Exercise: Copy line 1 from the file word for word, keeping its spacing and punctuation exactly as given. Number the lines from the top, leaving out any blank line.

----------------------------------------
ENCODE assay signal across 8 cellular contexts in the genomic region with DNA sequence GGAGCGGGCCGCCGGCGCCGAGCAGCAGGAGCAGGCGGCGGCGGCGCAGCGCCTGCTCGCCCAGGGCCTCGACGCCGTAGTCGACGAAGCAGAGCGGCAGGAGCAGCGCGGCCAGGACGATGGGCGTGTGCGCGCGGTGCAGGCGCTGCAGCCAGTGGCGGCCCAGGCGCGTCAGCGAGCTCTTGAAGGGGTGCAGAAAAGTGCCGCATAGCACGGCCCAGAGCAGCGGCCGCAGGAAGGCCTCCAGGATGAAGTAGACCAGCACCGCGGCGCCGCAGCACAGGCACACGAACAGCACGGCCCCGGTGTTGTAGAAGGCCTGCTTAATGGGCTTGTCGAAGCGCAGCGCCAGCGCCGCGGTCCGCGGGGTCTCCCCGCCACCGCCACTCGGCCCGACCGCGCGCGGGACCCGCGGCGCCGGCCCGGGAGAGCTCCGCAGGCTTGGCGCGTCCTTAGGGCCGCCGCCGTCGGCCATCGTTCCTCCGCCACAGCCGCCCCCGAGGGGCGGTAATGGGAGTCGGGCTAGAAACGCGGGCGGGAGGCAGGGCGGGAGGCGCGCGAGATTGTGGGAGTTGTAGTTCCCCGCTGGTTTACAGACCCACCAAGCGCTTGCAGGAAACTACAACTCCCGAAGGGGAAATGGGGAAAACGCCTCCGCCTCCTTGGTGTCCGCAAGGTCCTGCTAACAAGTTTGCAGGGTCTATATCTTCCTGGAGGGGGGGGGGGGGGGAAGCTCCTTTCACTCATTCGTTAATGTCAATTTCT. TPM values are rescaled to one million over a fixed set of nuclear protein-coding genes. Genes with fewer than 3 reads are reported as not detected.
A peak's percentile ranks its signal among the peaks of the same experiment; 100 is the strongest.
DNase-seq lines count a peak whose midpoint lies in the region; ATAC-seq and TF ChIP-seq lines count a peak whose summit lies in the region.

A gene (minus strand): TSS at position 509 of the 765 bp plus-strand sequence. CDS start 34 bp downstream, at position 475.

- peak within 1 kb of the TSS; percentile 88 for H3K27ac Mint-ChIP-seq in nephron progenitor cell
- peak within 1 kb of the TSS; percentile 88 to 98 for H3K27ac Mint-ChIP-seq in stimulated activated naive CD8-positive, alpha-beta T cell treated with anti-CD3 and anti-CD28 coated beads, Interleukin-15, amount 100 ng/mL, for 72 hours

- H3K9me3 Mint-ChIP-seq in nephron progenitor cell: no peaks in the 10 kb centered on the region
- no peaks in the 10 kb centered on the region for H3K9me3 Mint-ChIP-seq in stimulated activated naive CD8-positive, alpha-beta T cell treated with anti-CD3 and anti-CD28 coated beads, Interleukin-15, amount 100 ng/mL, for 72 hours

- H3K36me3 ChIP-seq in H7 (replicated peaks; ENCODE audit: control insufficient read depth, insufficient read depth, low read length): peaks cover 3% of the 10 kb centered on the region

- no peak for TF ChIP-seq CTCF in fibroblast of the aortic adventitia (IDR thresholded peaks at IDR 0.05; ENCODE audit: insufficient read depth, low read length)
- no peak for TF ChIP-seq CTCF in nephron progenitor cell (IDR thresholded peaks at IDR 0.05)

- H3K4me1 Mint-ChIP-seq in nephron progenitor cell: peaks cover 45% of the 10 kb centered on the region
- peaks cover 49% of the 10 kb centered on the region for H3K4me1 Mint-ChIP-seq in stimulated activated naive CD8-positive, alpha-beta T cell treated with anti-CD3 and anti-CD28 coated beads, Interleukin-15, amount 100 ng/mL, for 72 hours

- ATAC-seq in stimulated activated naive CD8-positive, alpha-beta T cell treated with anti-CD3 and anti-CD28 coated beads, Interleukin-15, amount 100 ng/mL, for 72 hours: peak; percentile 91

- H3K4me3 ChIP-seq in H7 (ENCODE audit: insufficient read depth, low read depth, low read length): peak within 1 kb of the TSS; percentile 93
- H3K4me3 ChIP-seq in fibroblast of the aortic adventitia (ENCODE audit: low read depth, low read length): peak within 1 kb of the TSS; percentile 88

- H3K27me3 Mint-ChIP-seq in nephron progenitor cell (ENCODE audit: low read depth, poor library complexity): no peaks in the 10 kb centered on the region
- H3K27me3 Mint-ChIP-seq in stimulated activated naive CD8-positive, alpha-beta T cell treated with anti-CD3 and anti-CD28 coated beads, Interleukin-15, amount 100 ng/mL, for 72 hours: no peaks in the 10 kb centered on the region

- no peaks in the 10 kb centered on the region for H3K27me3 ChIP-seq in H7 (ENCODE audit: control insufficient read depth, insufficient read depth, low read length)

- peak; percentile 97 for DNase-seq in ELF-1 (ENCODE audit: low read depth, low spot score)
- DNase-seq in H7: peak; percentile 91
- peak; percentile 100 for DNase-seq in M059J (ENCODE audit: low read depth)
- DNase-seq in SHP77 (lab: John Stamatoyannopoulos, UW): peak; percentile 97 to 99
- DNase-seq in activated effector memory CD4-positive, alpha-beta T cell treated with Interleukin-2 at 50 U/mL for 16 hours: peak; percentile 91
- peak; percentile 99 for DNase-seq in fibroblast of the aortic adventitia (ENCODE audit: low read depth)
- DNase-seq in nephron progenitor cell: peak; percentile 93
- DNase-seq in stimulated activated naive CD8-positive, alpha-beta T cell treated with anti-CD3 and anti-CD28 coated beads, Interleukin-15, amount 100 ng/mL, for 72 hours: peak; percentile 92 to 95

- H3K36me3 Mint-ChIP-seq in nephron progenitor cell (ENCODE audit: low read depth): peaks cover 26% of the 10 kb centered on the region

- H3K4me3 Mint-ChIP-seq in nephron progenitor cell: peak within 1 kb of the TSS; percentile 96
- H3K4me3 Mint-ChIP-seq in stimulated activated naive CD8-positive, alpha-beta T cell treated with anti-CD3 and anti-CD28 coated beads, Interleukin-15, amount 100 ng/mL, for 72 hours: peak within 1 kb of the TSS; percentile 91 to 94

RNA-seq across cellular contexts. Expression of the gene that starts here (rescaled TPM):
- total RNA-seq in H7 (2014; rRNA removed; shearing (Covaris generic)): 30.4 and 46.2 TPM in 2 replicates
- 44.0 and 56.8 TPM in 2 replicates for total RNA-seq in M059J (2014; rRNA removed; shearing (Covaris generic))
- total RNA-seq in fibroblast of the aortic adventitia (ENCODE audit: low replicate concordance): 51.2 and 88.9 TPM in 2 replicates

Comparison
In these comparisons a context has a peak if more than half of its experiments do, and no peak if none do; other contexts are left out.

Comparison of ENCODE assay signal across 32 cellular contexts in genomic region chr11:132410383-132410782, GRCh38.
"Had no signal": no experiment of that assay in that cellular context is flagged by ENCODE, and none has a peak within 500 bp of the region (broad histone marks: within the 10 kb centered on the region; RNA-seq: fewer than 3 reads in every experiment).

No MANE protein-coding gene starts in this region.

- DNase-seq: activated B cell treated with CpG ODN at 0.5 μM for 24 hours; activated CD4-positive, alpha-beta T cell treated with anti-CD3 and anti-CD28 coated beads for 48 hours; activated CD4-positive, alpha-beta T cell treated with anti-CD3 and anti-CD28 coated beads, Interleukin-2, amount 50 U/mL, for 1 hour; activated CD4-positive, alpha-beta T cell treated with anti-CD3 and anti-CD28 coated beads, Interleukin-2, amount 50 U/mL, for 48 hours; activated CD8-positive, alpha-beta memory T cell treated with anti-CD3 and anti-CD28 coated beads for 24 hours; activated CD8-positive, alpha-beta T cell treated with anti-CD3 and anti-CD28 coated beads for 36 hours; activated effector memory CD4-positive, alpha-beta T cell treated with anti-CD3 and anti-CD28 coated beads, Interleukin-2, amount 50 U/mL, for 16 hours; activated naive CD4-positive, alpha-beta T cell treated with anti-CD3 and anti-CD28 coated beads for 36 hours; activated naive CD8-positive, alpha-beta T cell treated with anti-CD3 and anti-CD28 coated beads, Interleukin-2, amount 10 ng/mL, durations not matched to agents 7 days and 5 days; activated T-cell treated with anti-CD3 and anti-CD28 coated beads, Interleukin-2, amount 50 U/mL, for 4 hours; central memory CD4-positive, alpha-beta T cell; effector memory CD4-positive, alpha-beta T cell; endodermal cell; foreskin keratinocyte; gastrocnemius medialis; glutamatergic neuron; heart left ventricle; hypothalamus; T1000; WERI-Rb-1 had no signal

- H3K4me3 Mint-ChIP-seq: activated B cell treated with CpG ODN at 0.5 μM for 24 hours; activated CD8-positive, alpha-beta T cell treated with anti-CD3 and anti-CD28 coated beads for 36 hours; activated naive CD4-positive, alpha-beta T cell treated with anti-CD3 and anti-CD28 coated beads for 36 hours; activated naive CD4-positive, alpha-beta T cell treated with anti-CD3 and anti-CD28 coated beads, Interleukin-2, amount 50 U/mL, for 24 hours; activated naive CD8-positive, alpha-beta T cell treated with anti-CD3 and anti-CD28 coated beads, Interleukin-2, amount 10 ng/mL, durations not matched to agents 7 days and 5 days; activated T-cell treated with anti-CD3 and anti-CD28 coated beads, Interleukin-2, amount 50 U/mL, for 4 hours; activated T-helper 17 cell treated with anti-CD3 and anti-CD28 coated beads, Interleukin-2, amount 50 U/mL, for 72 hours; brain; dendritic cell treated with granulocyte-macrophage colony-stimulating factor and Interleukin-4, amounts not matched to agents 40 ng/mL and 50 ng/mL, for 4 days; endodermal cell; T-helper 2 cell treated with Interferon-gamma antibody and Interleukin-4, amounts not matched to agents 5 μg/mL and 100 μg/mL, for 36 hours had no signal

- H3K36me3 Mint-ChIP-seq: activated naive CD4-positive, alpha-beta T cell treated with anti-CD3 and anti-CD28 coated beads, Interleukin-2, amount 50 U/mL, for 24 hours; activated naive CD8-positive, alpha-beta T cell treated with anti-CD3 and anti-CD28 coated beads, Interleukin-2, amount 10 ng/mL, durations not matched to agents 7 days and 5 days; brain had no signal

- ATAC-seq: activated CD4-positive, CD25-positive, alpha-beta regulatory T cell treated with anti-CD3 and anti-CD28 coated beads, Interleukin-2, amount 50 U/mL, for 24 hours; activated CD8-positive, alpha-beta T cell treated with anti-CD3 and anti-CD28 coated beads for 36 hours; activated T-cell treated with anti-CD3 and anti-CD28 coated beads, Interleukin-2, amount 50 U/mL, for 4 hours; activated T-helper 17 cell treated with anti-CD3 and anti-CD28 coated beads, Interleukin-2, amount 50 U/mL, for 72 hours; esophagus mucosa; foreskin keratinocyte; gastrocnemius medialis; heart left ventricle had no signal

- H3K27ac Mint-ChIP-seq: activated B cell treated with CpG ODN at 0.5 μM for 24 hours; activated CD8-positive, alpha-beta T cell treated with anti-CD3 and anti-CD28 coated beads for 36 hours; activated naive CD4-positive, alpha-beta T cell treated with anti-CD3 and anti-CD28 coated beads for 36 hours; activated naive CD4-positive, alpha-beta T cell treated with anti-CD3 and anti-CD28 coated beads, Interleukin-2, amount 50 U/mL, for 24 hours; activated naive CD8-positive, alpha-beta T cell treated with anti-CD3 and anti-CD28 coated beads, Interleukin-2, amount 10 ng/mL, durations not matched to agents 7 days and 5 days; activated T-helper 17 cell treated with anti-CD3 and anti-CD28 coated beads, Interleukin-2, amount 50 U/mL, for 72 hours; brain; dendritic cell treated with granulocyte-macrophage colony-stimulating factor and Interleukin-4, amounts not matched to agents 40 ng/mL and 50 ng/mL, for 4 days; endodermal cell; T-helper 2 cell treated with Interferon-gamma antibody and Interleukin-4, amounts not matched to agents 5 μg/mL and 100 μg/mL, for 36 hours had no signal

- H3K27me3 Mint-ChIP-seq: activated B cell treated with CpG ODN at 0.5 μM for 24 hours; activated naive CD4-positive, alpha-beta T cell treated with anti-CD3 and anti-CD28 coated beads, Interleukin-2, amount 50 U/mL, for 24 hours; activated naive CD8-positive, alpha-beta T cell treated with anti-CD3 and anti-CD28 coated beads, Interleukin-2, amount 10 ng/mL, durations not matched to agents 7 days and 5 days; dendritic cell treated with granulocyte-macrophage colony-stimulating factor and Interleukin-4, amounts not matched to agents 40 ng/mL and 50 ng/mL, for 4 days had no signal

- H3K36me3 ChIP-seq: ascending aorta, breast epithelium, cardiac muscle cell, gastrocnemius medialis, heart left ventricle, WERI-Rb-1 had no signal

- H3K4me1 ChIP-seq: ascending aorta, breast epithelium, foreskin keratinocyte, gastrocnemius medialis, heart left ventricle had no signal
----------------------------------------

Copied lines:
ENCODE assay signal across 8 cellular contexts in the genomic region with DNA sequence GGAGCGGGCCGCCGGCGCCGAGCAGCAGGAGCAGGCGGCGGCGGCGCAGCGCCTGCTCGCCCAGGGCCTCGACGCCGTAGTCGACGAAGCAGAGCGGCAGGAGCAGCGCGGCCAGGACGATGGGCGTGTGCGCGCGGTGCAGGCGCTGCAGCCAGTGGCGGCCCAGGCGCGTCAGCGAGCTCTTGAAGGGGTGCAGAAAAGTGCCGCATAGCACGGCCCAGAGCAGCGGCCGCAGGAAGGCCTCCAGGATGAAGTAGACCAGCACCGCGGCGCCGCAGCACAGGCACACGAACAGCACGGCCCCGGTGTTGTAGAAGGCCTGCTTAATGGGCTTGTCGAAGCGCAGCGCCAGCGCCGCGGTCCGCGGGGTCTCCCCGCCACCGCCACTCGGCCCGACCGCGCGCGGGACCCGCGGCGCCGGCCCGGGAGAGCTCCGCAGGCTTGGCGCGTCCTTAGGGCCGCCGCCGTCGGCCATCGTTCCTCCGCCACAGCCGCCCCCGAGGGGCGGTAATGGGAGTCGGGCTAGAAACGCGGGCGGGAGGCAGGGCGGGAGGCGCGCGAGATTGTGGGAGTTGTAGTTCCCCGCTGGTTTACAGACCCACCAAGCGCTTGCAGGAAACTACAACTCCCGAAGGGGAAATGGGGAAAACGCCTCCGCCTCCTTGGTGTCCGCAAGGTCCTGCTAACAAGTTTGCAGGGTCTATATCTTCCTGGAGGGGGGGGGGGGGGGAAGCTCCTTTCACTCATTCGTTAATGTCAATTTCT. TPM values are rescaled to one million over a fixed set of nuclear protein-coding genes. Genes with fewer than 3 reads are reported as not detected.